India-Pakistan relations do not move in a straight line. They zigzag from crisis to crisis.
In the interregnum the two countries either engage in negotiations or struggle to revive an interrupted dialogue. This is not something new. It has always been the case.
This pattern veils a strange paradox. Behind all the polemical exchanges the reserve of goodwill between the people of the two countries has continued to grow. This was manifest in abundance at Caux (Switzerland) on the sidelines of the Forum for Human Security last week.
Nearly 30 delegates from all walks of life — activists in their own way — from India and Pakistan got together to talk about various issues that have divided their two countries. This meeting was the brainchild of Rajmohan Gandhi, the grandson of Mahatma Gandhi, that great apostle of non-violence.
A scholar, author and peace activist in his own right, Rajmohan is the president of Initiatives of Change, International, an independent, privately funded foundation designed to promote peace, trust and inter-cultural dialogue to prevent conflicts.
Having been associated with the organisation for over 50 years and given his unlimited passion for peace, he has left no stone unturned to tear down the barriers that have kept the two countries apart.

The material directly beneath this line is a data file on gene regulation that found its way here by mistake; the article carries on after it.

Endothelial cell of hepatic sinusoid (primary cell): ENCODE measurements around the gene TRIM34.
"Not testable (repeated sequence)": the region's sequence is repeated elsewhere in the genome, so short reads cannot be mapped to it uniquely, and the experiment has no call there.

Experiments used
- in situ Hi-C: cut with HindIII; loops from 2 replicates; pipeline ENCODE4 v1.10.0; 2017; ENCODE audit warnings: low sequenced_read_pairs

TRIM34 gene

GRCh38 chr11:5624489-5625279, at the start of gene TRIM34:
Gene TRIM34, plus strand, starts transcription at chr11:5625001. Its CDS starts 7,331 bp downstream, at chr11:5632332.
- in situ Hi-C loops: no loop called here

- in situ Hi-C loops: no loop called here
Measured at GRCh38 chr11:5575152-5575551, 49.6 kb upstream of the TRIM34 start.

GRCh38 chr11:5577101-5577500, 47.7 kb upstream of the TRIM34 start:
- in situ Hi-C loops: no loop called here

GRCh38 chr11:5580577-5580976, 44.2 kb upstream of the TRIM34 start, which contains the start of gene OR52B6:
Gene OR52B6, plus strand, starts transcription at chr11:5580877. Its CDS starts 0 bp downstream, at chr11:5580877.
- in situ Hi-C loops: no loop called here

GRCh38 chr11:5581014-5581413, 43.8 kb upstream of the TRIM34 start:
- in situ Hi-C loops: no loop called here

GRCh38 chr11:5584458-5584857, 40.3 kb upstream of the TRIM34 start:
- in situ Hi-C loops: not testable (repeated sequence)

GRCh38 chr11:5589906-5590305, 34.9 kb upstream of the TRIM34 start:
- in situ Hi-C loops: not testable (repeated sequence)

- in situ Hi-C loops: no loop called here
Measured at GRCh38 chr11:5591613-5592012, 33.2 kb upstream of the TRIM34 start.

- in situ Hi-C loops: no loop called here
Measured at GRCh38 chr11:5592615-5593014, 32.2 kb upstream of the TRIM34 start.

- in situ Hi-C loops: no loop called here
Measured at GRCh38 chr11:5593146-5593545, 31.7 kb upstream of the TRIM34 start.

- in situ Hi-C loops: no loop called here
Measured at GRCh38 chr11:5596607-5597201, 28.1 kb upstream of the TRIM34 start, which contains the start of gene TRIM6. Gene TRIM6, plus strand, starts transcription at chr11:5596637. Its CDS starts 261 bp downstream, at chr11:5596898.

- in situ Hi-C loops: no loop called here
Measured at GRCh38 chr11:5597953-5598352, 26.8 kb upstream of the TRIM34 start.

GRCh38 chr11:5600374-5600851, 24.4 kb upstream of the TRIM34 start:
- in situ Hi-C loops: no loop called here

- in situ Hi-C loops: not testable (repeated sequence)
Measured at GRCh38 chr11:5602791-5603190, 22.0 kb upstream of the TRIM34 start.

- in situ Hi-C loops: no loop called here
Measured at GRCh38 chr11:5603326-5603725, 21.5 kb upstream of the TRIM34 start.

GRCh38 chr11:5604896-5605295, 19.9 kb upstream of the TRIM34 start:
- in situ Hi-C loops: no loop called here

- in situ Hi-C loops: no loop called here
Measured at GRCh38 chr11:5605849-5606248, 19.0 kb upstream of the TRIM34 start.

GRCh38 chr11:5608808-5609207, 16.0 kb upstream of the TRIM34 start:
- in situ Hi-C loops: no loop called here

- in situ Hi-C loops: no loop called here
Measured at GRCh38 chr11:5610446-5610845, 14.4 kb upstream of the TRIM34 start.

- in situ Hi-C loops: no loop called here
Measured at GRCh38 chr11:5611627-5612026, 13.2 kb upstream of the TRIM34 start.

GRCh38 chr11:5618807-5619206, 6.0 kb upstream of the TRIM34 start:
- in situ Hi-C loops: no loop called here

Caux, where the Mountain House conference centre provides an idyllic setting for peace ventures, proved to be an ideal choice for our tÃªte-Ã -tÃªte. Adopting the Chatham House rules — no one can be cited by name without his/her permission — the participants could speak freely. And voilÃ ! What emerged was a wealth of information which is considered too sensitive to be shared at public forums. Hence the need to protect the anonymity of the speakers.
A number of issues were discussed — some with the idea of creating a better understanding of what is happening on the ground and others to unravel the knots that have made disputes between the two countries so intractable. Of course, the ubiquitous Kashmir dispute was brought up as were the water issue, terrorism in Fata, trade and extremism in India.
The experts who spoke on these subjects and answered questions were extremely candid as they were not adopting official positions and had no constituency back home to be mindful of. That raised hopes all around that disputes could be resolved. Given this euphoria, the suggestions that followed in the closing session were ambitious — in some cases they even appeared too utopian.
There was talk of building bridges of trade and organising nucleus groups in both countries to facilitate businessmen and traders. One suggestion was for both sides to lobby jointly for the abolition of the death penalty which has often vitiated relations between the two countries. Another asked for the Indian consulate in Karachi to be reopened and the Khokhrapar-Munabao rail route to be revived.